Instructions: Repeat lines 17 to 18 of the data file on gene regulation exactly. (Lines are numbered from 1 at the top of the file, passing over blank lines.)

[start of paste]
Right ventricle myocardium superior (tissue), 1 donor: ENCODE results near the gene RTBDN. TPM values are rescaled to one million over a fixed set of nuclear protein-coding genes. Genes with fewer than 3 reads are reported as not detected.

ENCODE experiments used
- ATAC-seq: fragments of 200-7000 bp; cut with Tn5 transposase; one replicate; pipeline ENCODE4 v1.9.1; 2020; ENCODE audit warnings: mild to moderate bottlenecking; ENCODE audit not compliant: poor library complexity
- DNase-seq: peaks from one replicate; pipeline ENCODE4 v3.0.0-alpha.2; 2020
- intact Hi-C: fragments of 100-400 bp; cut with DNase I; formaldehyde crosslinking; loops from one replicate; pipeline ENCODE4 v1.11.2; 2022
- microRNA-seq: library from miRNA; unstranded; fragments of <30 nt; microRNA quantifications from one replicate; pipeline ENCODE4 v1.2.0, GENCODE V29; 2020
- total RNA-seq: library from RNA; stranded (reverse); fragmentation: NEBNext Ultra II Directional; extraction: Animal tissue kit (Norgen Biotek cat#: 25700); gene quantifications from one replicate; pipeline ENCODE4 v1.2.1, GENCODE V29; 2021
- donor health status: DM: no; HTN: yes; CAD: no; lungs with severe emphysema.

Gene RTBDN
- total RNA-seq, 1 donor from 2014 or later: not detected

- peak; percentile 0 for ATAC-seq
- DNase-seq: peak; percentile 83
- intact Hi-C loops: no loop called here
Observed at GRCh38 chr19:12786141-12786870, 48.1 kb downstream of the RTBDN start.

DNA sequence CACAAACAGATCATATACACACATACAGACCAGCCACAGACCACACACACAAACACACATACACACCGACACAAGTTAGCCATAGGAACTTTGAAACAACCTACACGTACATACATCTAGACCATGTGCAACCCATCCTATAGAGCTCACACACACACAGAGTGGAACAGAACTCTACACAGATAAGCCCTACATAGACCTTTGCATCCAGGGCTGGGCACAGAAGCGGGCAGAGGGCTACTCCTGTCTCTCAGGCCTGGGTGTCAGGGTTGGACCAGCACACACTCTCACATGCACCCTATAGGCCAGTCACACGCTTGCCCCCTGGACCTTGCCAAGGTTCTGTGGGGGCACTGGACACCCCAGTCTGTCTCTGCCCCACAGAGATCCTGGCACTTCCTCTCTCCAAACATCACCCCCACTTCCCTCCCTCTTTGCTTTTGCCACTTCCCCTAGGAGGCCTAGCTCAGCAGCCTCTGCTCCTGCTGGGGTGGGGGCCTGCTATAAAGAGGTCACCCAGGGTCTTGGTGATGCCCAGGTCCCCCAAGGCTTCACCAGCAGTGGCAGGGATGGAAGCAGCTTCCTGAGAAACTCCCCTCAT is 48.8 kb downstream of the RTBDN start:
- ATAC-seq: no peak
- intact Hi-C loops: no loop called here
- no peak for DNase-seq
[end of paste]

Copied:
- intact Hi-C loops: no loop called here
- no peak for DNase-seq